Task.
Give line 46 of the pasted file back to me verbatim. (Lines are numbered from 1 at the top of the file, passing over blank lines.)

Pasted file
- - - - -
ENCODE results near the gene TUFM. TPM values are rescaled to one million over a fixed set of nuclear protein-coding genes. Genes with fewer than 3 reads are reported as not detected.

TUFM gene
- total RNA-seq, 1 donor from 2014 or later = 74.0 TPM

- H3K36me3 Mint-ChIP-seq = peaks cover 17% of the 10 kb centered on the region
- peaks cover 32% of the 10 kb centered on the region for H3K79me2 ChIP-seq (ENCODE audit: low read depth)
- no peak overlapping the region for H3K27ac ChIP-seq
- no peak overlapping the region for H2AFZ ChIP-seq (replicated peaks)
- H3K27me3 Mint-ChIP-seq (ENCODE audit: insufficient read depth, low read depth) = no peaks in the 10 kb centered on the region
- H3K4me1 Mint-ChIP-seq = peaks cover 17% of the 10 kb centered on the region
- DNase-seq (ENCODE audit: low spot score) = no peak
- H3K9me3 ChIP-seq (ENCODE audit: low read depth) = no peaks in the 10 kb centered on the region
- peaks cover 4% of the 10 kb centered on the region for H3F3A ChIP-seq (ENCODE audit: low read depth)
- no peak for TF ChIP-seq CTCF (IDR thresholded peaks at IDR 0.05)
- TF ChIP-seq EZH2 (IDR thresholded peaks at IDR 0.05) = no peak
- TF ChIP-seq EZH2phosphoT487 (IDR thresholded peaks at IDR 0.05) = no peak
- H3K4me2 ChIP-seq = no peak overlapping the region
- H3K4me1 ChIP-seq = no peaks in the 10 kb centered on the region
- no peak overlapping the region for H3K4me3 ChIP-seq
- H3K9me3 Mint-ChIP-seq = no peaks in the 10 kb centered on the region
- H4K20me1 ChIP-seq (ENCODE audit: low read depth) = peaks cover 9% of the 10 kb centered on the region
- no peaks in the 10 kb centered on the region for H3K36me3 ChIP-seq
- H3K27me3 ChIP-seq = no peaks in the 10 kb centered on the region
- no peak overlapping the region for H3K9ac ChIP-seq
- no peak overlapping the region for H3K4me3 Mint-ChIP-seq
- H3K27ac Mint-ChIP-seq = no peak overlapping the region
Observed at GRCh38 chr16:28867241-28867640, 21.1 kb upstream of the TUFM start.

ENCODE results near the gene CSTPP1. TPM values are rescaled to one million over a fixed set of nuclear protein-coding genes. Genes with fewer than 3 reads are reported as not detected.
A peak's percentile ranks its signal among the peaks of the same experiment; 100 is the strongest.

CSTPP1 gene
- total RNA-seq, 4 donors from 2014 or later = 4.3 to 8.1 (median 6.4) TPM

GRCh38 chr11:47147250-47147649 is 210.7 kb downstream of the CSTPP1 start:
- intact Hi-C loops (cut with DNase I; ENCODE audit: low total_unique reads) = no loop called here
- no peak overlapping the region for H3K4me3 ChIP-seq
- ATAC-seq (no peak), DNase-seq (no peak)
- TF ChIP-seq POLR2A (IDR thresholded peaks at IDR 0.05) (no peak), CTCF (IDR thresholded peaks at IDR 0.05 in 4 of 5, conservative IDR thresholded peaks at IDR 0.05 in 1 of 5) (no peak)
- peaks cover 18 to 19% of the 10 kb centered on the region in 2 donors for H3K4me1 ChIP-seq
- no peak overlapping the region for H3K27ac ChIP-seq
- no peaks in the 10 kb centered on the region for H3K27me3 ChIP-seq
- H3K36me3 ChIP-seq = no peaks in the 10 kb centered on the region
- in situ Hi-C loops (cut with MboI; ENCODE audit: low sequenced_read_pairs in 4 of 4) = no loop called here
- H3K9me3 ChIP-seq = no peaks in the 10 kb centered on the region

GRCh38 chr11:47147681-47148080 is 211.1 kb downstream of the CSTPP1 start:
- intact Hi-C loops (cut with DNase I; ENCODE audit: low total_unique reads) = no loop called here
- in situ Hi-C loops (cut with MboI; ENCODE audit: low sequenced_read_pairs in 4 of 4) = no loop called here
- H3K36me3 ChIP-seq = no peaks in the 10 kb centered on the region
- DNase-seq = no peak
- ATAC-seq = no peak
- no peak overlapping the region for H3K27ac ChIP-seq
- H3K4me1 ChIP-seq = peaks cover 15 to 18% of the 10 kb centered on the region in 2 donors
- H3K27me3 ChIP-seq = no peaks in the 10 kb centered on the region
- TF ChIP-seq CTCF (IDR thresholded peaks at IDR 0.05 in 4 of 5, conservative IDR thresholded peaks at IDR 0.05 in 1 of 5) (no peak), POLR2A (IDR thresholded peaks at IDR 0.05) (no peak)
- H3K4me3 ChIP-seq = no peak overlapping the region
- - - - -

- DNase-seq = no peak